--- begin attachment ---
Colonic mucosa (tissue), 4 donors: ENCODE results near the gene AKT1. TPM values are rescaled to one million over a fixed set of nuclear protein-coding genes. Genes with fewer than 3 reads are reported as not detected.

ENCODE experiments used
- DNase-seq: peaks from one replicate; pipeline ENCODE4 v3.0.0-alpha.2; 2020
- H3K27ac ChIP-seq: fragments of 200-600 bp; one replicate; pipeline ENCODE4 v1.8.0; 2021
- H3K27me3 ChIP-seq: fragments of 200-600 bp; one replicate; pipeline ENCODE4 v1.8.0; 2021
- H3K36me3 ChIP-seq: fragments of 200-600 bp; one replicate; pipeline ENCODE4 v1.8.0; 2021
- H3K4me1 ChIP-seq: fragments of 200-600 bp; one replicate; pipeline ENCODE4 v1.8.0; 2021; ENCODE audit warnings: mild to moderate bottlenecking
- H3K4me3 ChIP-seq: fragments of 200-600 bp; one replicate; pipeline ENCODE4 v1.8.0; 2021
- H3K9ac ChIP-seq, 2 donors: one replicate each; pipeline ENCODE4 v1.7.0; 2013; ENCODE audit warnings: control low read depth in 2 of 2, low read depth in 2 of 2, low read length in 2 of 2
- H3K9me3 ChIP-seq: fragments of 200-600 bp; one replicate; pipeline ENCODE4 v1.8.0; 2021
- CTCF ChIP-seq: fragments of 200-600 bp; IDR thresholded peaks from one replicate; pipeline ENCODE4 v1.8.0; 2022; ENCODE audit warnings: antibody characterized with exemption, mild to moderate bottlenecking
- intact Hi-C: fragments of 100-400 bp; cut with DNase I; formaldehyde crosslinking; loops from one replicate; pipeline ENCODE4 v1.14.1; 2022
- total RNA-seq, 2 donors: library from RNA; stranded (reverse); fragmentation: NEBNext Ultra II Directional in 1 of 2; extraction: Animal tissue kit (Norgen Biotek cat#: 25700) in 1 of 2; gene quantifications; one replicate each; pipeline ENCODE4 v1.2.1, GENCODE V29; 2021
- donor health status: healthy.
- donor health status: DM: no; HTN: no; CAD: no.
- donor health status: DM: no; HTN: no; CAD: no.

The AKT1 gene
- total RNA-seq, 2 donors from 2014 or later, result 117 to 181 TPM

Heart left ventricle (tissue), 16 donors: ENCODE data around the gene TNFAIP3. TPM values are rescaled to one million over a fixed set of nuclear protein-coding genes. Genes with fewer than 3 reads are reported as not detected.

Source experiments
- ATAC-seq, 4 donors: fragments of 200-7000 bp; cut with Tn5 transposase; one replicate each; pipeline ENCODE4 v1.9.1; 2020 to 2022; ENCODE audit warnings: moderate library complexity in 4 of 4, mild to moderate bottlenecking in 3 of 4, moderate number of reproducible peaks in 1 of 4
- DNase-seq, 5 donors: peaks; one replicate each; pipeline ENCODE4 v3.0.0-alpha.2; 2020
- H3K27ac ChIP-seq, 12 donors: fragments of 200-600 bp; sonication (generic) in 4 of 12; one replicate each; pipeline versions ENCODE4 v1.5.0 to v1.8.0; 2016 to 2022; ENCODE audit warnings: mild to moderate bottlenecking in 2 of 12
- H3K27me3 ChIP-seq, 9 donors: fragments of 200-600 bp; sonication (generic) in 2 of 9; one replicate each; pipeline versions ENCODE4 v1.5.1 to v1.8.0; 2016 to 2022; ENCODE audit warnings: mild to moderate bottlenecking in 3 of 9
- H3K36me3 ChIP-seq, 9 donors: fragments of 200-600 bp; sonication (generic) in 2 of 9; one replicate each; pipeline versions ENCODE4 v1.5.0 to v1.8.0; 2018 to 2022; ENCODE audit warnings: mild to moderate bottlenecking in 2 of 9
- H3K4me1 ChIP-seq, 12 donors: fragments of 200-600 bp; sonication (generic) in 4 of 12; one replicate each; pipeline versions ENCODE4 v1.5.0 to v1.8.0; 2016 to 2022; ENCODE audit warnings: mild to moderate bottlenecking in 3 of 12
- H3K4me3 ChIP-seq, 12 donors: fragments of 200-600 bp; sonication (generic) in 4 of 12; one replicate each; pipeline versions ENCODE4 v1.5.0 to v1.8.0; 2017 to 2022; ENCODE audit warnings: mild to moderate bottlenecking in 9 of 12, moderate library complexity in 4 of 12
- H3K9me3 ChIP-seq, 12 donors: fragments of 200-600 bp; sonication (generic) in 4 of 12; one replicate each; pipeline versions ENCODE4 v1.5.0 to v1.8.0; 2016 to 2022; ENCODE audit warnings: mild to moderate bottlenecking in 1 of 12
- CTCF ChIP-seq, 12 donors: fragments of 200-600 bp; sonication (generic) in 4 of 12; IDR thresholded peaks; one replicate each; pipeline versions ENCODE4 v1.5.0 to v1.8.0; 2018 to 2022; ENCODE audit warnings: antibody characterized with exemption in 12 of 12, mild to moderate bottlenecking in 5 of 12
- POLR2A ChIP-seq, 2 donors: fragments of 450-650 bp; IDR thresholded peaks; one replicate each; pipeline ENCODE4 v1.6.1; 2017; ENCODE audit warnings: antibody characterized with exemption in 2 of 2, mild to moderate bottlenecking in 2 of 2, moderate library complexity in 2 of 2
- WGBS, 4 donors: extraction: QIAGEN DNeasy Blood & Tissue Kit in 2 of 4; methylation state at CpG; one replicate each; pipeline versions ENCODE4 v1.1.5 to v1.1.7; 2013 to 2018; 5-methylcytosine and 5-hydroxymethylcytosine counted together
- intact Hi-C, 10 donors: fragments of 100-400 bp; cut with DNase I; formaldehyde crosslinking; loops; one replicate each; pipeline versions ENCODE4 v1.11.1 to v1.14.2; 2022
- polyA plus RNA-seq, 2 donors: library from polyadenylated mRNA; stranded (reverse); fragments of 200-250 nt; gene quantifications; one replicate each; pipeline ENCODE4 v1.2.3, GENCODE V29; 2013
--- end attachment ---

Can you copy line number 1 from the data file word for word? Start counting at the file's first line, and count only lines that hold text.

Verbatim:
Colonic mucosa (tissue), 4 donors: ENCODE results near the gene AKT1. TPM values are rescaled to one million over a fixed set of nuclear protein-coding genes. Genes with fewer than 3 reads are reported as not detected.